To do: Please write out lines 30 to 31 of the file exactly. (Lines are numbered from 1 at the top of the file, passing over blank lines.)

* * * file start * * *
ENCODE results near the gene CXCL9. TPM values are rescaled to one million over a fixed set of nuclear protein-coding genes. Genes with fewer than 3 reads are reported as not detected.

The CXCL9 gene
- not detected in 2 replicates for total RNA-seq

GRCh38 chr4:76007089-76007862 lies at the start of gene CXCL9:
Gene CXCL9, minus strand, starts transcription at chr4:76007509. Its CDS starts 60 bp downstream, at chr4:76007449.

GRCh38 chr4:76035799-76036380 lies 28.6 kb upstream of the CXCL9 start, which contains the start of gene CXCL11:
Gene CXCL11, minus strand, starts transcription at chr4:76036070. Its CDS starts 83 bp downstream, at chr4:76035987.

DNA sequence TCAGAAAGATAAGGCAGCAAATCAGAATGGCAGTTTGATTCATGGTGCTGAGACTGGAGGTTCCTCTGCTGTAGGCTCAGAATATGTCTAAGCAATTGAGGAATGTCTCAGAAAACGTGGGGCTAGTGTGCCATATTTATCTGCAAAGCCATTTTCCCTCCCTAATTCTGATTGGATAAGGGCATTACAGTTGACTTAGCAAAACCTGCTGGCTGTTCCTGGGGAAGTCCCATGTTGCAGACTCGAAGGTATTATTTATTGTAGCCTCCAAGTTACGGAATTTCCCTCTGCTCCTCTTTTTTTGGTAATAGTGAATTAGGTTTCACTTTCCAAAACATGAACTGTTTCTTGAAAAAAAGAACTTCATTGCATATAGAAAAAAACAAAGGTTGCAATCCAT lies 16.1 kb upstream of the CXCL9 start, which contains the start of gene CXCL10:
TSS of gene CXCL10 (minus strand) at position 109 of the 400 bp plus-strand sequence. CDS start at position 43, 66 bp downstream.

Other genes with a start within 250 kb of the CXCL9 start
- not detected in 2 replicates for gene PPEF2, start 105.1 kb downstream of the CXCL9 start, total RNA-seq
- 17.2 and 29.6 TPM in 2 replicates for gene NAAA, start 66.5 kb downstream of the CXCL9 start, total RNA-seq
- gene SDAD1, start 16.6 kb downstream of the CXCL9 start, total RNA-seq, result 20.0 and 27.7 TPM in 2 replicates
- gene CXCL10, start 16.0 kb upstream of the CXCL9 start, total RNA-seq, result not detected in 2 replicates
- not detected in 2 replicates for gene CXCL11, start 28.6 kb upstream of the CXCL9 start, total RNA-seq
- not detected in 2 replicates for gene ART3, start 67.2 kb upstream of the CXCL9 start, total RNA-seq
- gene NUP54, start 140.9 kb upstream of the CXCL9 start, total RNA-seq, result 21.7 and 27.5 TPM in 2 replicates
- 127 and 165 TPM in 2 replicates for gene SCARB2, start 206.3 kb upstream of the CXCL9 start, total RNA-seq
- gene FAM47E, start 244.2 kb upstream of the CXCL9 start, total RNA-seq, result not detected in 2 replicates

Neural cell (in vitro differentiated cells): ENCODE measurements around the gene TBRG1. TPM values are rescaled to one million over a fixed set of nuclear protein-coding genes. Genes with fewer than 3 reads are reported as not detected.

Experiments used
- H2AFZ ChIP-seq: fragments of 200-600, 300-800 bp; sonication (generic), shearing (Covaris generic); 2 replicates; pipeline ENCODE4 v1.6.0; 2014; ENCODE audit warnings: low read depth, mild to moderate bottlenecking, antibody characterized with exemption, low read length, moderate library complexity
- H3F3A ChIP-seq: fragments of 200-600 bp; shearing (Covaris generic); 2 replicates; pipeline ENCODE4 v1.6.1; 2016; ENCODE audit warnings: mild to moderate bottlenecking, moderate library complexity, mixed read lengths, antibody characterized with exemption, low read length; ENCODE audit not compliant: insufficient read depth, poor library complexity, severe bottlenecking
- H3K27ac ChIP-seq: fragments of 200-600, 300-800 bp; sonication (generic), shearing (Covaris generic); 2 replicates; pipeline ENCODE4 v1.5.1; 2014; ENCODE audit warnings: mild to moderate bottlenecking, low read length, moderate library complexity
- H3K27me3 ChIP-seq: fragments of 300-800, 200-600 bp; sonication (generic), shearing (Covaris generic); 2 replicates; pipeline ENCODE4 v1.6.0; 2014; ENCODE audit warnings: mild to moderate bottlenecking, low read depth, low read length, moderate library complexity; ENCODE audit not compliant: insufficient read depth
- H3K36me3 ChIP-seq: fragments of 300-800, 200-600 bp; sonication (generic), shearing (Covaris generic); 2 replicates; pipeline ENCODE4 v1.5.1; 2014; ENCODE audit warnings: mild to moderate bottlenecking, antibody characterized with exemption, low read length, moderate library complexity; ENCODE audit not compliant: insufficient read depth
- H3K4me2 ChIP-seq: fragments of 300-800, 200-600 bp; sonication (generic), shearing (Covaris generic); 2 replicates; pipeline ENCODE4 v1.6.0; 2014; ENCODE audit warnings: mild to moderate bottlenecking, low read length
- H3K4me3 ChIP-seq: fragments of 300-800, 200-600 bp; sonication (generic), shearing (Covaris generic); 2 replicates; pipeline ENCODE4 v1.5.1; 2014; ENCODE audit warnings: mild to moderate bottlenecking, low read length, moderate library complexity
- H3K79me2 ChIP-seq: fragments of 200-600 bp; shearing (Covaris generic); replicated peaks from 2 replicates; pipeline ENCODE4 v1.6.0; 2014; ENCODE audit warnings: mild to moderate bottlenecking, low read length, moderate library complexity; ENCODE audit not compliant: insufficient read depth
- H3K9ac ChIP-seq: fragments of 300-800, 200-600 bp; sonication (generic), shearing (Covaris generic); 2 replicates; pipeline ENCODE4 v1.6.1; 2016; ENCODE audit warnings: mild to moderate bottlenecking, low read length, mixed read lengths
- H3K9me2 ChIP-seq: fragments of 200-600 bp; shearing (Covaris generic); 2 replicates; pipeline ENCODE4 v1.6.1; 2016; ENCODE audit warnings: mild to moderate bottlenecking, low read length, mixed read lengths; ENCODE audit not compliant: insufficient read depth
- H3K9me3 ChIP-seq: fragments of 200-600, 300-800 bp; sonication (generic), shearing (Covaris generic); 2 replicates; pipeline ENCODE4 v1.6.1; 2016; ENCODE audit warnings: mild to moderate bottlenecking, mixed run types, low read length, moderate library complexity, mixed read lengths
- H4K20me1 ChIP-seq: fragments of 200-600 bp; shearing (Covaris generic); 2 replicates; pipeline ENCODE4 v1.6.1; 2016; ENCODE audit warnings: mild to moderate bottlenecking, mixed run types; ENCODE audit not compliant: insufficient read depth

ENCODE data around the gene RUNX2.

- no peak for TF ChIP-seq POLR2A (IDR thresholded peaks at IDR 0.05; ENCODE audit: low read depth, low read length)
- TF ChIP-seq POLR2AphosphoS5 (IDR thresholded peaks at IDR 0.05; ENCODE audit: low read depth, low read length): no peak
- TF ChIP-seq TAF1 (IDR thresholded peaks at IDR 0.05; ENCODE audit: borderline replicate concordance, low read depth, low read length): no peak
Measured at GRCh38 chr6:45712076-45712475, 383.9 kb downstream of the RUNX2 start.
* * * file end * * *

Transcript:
- H3K9ac ChIP-seq: fragments of 300-800, 200-600 bp; sonication (generic), shearing (Covaris generic); 2 replicates; pipeline ENCODE4 v1.6.1; 2016; ENCODE audit warnings: mild to moderate bottlenecking, low read length, mixed read lengths
- H3K9me2 ChIP-seq: fragments of 200-600 bp; shearing (Covaris generic); 2 replicates; pipeline ENCODE4 v1.6.1; 2016; ENCODE audit warnings: mild to moderate bottlenecking, low read length, mixed read lengths; ENCODE audit not compliant: insufficient read depth